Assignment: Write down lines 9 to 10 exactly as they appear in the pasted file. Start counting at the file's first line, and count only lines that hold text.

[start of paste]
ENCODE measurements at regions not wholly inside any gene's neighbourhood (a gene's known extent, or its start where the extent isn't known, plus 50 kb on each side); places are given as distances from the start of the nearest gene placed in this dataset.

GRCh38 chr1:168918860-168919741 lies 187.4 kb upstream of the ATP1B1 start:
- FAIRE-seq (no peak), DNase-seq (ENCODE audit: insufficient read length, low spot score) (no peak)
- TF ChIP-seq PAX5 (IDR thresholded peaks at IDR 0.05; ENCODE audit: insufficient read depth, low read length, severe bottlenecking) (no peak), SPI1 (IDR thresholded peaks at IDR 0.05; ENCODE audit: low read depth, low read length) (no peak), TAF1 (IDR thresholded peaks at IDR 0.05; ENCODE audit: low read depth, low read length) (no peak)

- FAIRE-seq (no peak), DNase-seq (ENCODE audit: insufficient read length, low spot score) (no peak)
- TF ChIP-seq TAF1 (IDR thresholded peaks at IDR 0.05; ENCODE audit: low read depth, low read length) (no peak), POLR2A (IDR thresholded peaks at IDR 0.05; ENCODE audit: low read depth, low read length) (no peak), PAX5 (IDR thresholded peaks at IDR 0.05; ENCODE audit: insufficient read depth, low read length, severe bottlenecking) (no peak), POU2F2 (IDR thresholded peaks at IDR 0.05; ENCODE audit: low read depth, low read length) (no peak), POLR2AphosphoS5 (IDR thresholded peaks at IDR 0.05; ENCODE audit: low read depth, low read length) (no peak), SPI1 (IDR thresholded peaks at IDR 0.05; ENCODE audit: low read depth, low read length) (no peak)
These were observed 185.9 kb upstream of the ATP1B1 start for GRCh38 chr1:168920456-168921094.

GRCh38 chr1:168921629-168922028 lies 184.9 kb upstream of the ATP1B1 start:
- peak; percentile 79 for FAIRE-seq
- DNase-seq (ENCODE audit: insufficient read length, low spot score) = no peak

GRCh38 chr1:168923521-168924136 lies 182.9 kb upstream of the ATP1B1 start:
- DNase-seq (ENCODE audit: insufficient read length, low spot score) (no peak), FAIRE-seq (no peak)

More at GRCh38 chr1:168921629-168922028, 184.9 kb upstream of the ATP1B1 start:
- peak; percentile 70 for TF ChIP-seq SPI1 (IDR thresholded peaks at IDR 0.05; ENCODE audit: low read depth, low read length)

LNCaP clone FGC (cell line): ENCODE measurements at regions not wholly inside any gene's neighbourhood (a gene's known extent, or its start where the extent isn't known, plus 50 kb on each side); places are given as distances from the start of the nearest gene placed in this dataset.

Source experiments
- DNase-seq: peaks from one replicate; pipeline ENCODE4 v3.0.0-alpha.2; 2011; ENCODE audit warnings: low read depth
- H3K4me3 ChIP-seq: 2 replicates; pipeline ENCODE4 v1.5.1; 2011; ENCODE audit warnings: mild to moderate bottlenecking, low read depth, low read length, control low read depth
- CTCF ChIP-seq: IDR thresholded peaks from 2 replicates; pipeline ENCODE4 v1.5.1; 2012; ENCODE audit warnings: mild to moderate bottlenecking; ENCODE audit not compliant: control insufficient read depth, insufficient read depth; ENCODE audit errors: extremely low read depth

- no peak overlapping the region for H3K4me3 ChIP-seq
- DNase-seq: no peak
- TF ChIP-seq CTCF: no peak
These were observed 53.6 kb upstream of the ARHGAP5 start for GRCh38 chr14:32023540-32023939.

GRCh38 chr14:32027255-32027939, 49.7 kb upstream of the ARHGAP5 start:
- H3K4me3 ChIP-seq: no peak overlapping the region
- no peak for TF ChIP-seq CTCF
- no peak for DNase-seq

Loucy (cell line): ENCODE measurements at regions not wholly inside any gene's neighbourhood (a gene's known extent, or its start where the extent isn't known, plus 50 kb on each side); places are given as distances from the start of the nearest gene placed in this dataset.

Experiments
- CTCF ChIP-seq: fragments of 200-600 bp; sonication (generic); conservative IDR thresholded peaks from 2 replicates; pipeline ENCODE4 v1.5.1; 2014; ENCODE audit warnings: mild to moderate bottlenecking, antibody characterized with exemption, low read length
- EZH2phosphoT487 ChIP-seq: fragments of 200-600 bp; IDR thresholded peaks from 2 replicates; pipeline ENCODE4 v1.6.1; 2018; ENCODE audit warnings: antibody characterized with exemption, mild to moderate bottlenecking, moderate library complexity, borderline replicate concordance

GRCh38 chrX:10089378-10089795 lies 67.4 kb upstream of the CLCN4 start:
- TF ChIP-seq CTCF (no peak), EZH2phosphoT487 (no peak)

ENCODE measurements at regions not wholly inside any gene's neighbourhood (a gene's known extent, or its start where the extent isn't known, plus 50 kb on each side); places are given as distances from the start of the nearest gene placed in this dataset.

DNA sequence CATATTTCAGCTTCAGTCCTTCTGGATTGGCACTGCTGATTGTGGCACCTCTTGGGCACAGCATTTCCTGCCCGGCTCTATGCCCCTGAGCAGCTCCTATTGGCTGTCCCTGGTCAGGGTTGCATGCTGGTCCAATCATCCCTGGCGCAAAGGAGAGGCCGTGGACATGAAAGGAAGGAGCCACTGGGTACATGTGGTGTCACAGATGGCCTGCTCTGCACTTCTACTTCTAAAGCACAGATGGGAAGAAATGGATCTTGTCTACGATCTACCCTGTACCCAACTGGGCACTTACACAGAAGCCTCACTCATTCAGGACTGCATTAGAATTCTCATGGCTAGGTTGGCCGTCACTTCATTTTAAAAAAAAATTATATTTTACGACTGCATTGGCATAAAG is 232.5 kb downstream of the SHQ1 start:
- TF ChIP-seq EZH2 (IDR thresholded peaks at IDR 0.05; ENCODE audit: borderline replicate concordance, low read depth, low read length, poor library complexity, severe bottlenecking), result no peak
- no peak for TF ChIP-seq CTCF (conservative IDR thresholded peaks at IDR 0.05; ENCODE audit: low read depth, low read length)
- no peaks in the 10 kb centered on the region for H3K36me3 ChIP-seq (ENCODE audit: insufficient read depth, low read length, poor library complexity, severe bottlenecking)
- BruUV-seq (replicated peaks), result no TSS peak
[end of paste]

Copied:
- peak; percentile 79 for FAIRE-seq
- DNase-seq (ENCODE audit: insufficient read length, low spot score) = no peak